PARIS — Israeli President Benjamin Netanyahu received an emotional welcome on Monday from French Jews gathered outside the kosher market where four were killed in a siege last week.
Netanyahu visited the Hyper Cacher market in eastern Paris early Monday afternoon, three days after the attack, and was greeted by a crowd of people, some waving or wrapped in Israeli flags. The crowd, standing behind security barriers, chanted "Am Yisrael Chai" ("The nation of Israel lives") and "Shalom Aleichem" ("Peace be with you"), as well as "La Marseillaise," France's national anthem, several times. They also chanted Netanyahu's nickname, Bibi, over and over.
Netanyahu has been criticized by some in Israel for his trip to Paris, where he appeared with world leaders at a unity rally Sunday and spoke at the Grand Synagogue of Paris that evening with French President François Hollande. Hollande had reportedly asked Netanyahu not to come to Paris, over concerns his presence would divert attention from the unity rally. The French were also concerned, Haaretz reported, that Netanyahu — who faces a snap election in March — would use the visit as a campaign event. The French were reportedly peeved that the Israeli entourage was so large.
But his reception among the Jews gathered outside the kosher market was largely positive on Monday, with several people at the scene telling BuzzFeed News that they were moved by Netanyahu's appearance at the site of the tragedy.
"It's a symbol," said Carine Elbaze, of Paris. "For me, he represents all the Jews of the entire world. All the Jews, whether in France or elsewhere, he represents the country of Israel and Israel equals Jews."
"I'm thinking about [moving to Israel]," Elbaze said. Over the weekend, Netanyahu essentially invited French Jews to leave France and live in Israel, saying on Twitter, "To all the Jews of France, all the Jews of Europe,Israel is not just the place in whose direction you pray, the state of Israel is your home."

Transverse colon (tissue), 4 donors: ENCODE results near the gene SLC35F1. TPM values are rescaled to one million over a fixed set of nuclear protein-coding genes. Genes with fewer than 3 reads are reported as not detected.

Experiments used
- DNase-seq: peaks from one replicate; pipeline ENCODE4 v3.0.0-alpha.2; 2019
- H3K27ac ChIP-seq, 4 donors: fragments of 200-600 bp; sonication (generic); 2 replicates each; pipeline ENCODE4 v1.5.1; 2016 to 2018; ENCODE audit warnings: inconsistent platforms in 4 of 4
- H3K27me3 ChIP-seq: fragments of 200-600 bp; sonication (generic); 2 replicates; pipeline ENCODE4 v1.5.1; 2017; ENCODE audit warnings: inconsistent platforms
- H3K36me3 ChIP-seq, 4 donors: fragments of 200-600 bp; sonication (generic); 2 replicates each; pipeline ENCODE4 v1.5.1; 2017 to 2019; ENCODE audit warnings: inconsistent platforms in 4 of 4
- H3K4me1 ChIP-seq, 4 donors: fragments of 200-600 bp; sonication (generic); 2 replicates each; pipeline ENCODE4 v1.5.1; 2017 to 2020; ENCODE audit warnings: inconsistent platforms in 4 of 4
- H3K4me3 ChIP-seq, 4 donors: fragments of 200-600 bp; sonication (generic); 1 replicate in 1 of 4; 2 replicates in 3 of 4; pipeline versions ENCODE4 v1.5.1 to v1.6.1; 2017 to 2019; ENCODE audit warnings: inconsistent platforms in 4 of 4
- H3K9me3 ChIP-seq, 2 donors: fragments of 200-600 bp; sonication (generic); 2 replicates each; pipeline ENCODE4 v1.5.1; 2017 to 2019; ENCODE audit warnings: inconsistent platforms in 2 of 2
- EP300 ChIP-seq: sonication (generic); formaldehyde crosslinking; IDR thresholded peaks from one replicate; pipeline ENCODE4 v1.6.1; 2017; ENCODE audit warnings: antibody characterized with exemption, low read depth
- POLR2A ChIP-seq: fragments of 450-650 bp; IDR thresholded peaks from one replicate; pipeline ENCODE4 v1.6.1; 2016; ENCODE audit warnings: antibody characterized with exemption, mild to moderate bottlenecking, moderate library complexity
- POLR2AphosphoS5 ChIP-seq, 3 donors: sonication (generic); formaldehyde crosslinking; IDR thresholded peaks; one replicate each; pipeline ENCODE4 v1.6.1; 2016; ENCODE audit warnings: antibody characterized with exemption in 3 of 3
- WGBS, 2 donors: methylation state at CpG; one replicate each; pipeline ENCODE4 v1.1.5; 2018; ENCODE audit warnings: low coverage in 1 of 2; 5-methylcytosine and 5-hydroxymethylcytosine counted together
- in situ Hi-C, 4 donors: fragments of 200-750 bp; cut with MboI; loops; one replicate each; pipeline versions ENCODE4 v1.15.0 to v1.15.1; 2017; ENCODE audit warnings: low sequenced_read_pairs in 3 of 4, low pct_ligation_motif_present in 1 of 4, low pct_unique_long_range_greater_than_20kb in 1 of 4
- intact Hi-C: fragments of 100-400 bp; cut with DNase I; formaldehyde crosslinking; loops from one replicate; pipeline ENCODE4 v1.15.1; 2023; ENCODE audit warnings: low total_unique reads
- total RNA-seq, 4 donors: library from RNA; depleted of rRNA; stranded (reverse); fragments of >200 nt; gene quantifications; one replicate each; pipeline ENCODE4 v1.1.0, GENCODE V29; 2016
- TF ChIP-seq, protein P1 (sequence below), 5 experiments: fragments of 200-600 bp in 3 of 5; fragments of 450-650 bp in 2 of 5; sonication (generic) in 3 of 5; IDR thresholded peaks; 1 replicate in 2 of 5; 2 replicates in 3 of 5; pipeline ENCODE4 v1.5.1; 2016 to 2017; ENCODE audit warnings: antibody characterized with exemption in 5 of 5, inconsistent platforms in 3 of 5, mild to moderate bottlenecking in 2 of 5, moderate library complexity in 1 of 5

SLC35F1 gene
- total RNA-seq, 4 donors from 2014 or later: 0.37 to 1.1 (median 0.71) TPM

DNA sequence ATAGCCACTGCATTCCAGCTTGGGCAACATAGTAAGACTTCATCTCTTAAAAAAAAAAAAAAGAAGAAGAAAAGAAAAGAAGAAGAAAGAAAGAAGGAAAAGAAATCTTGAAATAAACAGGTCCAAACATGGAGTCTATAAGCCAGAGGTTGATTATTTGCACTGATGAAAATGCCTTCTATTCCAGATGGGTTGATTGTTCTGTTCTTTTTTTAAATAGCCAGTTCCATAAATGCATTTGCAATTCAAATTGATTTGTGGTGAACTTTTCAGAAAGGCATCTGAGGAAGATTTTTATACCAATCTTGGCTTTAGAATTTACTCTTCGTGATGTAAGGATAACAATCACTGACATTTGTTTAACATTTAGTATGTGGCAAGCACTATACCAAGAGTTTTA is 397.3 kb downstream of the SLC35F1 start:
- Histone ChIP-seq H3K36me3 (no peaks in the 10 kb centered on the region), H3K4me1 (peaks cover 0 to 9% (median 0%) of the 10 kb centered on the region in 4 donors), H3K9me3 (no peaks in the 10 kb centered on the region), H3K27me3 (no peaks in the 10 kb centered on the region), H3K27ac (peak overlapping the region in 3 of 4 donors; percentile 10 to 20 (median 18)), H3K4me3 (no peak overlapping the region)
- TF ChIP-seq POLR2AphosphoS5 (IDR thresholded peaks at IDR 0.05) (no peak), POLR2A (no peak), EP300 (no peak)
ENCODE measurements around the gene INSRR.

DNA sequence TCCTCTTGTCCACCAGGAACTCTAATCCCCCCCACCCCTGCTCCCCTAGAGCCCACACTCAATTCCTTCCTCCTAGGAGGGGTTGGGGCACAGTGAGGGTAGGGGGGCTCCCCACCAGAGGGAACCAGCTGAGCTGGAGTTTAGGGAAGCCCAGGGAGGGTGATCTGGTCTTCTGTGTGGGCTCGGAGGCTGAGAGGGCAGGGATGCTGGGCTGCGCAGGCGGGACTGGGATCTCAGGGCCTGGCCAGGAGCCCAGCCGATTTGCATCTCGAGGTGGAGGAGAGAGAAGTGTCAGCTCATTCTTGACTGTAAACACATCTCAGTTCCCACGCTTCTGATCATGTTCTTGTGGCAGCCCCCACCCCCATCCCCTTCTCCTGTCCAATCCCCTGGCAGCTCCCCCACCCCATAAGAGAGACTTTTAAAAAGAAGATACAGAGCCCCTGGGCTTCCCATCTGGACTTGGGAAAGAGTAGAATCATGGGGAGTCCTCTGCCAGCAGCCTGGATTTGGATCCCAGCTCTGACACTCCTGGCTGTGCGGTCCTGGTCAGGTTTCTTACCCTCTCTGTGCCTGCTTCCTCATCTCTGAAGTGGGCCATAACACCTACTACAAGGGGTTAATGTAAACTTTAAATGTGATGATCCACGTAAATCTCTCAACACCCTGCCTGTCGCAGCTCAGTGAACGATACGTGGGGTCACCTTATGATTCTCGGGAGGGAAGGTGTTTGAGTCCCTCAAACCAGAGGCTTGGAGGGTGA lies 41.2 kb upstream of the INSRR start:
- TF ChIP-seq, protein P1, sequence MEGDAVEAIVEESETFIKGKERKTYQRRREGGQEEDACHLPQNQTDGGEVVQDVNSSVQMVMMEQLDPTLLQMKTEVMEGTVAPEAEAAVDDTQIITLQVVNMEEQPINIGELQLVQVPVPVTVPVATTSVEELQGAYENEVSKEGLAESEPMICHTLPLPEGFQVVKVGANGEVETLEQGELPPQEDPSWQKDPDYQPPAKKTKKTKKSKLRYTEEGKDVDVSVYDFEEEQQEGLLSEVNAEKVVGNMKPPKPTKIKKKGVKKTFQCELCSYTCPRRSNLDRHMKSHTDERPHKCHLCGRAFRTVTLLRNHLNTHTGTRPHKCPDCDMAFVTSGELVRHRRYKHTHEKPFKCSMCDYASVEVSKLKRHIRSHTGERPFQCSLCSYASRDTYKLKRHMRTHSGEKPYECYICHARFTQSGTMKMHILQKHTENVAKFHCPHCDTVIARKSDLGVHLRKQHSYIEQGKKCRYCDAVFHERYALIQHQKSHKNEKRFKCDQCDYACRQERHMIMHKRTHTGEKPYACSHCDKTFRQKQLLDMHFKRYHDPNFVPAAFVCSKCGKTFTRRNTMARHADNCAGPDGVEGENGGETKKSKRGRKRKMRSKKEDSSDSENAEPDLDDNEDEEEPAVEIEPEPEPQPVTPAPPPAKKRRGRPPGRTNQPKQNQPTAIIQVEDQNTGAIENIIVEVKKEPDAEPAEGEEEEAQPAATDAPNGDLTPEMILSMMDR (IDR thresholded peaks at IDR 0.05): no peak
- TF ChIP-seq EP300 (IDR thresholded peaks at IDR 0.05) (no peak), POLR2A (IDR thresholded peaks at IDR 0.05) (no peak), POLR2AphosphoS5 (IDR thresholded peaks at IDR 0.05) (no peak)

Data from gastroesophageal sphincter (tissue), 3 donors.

"To see Netanyahu, it's simply his presence that combats terrorism around the world, that combats more precisely terrorism against Israel, and for us terrorism here and terrorism in Israel is the same, and that's why we support Netanyahu," said a 19-year-old bystander who said his name was Yohan Cohen (the same name as one of the victims of the Hyper Cacher attack). "Like many of my friends, I'm considering moving to Israel."
Patricia Zarca, a resident of Paris who works in real estate, said, "We're happy to be supported [by Netanyahu], because we're French and today we feel attacked as targets for being Jews. So we're happy to know that just in case, we'll have a place to go."
"He's a good prime minister," said Albert Pinto, a retiree. But Pinto said he didn't have any intention of moving to Israel. "Anybody can do what they want, but those who go to Israel, six months later they end up moving back. There's no work."
A woman standing nearby interjected, "You're saying nonsense."
Like Pinto, Mauricette Aboucaya, another retiree, said she would "never" leave France.
"I want to live in France and die in my country, which is called France," Aboucaya said.
But she, too, was grateful for Netanyahu's presence.
"He's already done his duty, and it's wonderful what he's done," she said. "We're very sensitive to his coming here."